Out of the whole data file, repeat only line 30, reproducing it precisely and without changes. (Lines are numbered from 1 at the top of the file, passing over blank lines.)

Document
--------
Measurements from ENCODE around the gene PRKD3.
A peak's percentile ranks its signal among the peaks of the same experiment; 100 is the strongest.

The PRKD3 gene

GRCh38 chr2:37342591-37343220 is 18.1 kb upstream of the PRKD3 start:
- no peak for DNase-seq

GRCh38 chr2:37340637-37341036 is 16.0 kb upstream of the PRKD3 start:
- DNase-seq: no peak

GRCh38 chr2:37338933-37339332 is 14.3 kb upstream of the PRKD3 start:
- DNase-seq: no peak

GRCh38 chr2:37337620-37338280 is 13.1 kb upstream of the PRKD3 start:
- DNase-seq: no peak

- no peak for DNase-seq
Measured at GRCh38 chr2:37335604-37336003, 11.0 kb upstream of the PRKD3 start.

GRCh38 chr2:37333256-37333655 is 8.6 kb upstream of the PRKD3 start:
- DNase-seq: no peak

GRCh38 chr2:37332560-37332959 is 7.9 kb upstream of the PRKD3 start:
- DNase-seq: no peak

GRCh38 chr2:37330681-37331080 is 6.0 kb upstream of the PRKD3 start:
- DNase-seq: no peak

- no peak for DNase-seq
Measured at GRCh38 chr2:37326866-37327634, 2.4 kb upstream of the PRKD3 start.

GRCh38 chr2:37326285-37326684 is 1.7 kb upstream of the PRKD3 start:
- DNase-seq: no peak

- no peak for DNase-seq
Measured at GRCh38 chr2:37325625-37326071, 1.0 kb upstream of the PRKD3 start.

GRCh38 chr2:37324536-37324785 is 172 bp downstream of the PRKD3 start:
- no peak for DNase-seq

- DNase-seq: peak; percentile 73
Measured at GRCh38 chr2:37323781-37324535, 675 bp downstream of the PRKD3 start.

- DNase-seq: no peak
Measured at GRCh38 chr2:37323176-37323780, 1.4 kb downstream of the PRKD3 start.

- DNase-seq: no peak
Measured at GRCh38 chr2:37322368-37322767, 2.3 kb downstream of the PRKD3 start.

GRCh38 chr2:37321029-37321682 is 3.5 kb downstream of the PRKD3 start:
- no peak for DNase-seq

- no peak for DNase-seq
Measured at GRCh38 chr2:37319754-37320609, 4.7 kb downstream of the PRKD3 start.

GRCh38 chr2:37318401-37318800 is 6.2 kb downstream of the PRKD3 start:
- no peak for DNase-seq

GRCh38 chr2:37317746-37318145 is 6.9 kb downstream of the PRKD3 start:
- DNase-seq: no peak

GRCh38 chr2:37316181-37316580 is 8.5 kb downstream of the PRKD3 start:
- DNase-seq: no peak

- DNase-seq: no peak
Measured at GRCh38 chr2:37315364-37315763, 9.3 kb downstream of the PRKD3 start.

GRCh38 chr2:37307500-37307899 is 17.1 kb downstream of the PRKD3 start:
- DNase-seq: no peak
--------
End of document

- DNase-seq: no peak